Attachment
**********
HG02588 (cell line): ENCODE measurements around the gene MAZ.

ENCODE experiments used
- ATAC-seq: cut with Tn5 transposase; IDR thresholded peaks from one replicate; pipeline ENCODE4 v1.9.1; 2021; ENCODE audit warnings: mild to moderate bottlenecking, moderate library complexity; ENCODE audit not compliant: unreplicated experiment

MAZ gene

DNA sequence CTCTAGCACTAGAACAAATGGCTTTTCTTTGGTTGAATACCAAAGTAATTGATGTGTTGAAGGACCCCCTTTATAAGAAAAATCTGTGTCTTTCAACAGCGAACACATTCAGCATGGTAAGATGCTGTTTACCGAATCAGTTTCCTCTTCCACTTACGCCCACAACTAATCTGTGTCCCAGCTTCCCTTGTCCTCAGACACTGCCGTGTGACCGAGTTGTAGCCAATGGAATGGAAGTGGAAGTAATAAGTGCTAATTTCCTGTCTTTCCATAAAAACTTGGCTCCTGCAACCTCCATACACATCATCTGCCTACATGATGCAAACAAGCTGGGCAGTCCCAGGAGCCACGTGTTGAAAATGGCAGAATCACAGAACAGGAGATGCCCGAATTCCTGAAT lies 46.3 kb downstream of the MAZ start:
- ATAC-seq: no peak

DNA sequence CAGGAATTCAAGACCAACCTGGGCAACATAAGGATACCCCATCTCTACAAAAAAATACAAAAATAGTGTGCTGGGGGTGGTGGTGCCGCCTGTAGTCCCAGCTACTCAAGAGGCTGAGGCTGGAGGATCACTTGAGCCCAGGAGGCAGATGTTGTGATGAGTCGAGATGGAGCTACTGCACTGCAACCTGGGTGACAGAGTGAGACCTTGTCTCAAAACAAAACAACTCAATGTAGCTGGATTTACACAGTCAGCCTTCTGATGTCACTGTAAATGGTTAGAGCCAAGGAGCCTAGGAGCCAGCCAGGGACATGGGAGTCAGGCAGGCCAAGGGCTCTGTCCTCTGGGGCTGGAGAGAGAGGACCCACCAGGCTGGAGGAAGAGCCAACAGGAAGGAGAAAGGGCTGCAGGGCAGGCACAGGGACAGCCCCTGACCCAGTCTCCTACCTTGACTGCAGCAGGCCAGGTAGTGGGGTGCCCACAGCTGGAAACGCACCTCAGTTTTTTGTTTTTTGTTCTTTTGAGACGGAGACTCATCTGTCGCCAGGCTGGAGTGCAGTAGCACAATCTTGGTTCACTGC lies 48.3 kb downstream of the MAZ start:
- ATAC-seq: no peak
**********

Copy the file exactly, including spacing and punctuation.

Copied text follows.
HG02588 (cell line): ENCODE measurements around the gene MAZ.

ENCODE experiments used
- ATAC-seq: cut with Tn5 transposase; IDR thresholded peaks from one replicate; pipeline ENCODE4 v1.9.1; 2021; ENCODE audit warnings: mild to moderate bottlenecking, moderate library complexity; ENCODE audit not compliant: unreplicated experiment

MAZ gene

DNA sequence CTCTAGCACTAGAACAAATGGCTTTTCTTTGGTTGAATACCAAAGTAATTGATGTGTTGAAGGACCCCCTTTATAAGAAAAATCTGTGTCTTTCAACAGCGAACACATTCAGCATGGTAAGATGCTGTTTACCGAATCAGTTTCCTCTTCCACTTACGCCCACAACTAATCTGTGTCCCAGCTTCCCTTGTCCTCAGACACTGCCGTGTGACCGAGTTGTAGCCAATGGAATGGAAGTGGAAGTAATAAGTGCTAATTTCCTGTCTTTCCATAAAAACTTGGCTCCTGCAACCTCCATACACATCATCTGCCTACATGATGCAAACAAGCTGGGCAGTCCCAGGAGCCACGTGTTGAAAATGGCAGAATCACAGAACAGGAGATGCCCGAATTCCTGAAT lies 46.3 kb downstream of the MAZ start:
- ATAC-seq: no peak

DNA sequence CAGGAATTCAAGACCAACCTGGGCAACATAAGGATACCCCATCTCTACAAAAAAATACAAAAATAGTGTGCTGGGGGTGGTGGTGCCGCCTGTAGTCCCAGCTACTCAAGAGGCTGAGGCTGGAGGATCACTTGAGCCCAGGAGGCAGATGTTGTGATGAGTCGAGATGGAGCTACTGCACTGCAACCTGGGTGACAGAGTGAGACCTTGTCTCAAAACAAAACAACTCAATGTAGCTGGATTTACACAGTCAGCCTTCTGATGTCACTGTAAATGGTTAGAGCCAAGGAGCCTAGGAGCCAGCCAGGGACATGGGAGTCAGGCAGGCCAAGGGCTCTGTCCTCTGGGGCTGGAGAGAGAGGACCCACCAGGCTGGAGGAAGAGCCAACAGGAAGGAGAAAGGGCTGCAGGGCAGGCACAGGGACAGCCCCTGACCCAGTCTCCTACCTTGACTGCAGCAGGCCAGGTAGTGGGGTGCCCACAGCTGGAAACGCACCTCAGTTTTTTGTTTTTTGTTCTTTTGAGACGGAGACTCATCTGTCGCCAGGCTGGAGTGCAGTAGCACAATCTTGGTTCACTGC lies 48.3 kb downstream of the MAZ start:
- ATAC-seq: no peak